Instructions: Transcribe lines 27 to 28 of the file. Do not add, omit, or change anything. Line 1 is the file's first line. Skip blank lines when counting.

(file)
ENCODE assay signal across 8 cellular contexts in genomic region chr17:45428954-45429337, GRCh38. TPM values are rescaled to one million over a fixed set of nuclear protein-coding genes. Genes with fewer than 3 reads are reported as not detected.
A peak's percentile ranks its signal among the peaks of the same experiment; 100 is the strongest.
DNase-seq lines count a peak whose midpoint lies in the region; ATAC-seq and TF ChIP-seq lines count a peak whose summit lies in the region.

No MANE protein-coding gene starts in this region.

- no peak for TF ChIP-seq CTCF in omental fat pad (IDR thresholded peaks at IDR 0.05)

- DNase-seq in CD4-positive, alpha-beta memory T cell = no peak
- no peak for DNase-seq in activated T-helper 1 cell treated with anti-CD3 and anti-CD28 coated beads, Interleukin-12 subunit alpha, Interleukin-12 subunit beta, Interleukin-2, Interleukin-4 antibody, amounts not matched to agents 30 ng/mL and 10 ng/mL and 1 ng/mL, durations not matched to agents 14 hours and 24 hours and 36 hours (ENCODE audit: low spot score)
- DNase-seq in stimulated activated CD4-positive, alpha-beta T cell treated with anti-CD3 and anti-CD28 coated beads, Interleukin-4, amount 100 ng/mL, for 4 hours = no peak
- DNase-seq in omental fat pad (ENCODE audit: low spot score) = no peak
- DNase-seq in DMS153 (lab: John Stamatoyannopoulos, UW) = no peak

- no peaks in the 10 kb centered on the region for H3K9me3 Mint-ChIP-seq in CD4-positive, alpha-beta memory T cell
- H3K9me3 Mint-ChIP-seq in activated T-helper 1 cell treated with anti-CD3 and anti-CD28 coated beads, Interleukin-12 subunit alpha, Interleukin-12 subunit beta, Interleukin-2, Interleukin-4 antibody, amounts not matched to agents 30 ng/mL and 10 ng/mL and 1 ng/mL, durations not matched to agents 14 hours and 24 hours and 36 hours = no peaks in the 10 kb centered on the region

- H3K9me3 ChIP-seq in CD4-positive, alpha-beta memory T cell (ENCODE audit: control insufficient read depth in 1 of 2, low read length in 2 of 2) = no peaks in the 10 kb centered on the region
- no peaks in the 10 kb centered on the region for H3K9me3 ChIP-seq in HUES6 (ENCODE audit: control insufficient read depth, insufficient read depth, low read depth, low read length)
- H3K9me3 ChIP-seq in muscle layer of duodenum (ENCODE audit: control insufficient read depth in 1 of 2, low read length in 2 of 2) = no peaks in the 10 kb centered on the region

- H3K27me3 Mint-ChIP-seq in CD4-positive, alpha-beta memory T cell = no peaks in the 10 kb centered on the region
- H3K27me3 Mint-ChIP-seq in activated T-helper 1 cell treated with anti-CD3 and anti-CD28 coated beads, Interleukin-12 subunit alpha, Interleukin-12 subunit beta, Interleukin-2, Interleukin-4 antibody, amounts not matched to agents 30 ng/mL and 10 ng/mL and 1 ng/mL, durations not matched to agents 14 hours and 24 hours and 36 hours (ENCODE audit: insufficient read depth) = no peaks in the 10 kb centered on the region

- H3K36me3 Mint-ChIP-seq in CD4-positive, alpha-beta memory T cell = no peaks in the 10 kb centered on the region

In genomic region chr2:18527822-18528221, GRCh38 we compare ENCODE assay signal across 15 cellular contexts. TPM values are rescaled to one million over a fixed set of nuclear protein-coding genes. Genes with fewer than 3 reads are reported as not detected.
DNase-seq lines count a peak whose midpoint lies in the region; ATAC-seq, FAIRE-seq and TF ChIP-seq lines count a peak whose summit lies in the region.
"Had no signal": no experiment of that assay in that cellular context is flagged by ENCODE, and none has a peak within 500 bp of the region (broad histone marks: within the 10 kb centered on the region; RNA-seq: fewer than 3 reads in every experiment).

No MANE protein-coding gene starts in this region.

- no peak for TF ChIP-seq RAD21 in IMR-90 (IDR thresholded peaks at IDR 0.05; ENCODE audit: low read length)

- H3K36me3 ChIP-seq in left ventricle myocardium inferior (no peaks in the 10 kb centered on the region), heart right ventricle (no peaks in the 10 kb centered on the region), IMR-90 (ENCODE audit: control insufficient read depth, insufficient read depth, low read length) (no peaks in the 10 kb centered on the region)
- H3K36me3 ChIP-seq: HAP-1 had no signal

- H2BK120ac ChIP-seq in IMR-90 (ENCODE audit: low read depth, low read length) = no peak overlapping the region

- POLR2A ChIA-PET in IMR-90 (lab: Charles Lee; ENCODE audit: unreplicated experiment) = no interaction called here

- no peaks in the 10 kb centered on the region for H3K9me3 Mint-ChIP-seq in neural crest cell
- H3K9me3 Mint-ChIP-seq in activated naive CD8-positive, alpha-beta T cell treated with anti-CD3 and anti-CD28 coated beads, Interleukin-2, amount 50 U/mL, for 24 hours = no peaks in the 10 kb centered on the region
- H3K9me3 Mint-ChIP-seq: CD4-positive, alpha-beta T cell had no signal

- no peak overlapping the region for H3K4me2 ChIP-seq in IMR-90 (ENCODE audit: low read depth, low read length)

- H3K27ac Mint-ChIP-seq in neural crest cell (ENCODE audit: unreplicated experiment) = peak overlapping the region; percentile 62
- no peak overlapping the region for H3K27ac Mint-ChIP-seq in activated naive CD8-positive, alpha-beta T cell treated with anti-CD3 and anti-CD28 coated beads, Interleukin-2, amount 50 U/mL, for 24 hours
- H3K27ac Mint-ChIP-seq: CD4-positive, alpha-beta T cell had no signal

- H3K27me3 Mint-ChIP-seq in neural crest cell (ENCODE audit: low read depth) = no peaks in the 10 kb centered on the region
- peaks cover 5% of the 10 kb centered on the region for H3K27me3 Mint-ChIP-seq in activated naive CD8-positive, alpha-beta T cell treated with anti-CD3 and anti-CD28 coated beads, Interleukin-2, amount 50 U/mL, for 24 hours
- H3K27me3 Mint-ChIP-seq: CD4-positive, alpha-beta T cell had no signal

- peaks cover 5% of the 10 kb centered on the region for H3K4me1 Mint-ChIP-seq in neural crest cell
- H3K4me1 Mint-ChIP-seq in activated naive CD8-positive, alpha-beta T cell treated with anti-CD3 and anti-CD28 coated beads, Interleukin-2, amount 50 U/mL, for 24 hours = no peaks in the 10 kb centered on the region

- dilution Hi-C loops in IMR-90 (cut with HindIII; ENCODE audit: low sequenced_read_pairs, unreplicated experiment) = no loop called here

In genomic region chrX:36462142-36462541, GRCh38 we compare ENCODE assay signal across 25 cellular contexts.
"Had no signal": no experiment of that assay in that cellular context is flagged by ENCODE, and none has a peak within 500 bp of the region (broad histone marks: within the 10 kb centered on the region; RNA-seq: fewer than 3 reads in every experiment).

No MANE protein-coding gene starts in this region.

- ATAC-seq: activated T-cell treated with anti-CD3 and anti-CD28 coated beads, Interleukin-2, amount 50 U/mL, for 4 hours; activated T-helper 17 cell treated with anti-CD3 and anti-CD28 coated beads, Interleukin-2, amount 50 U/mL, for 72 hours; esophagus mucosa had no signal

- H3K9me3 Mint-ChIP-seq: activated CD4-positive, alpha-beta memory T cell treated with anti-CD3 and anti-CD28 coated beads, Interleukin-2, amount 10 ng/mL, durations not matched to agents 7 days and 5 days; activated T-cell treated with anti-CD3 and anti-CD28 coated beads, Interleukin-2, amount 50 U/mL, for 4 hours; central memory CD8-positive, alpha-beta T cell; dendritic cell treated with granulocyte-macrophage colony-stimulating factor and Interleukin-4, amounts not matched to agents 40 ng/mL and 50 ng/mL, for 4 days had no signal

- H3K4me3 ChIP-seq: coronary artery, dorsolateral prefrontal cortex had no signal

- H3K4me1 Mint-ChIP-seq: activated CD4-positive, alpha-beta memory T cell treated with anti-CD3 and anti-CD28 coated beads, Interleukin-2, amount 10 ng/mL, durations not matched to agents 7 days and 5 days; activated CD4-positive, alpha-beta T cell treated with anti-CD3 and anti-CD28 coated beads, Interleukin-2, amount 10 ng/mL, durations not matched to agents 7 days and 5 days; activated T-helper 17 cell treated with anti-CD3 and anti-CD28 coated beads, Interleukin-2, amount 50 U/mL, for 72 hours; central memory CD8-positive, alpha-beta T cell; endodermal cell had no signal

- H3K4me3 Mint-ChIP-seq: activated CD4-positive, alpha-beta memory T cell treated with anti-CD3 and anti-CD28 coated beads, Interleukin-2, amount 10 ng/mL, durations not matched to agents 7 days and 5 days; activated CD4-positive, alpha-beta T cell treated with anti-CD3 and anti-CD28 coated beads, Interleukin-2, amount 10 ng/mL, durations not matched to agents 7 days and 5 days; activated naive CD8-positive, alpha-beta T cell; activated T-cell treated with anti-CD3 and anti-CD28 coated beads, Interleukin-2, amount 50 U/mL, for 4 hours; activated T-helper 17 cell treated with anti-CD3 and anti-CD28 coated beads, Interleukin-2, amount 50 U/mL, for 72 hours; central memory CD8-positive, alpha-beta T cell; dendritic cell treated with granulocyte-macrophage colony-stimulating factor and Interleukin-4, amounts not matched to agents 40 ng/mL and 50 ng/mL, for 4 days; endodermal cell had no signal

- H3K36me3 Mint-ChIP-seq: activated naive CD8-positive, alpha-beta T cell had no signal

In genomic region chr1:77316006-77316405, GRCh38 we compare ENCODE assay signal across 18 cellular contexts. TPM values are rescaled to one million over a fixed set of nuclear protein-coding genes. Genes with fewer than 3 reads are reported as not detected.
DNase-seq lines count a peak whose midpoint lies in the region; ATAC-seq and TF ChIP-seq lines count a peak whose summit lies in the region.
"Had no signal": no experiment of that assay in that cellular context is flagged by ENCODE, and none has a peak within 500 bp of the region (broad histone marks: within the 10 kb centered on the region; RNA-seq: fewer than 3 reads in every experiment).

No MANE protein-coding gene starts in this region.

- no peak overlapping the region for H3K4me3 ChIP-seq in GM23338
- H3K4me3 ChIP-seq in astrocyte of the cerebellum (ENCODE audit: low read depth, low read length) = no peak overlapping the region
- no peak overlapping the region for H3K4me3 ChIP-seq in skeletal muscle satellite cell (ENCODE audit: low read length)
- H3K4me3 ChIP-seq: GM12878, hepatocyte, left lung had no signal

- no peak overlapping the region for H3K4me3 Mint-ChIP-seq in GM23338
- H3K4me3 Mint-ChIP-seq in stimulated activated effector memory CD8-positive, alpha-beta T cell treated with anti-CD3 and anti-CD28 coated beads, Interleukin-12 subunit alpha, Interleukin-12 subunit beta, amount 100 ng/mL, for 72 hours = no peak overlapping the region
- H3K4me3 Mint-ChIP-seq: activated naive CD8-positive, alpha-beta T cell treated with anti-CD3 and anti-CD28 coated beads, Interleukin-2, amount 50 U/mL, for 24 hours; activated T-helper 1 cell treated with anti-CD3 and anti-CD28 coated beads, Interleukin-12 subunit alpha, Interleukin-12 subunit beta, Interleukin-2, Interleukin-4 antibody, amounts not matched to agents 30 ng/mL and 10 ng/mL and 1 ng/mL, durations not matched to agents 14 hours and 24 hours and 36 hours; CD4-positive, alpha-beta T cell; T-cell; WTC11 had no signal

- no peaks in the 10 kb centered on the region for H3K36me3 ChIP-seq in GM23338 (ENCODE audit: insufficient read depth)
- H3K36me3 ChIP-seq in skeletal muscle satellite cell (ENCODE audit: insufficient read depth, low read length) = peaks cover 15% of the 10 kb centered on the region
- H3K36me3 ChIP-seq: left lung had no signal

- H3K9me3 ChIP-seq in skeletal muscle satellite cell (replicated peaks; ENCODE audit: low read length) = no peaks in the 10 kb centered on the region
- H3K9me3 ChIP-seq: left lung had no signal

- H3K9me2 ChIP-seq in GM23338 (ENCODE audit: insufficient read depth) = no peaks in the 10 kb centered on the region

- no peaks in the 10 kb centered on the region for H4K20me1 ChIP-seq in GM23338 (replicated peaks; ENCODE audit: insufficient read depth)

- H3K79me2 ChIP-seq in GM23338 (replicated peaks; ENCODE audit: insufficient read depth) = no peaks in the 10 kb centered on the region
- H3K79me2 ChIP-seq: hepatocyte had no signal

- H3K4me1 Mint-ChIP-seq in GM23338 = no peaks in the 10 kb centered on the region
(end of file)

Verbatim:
- POLR2A ChIA-PET in IMR-90 (lab: Charles Lee; ENCODE audit: unreplicated experiment) = no interaction called here

- no peaks in the 10 kb centered on the region for H3K9me3 Mint-ChIP-seq in neural crest cell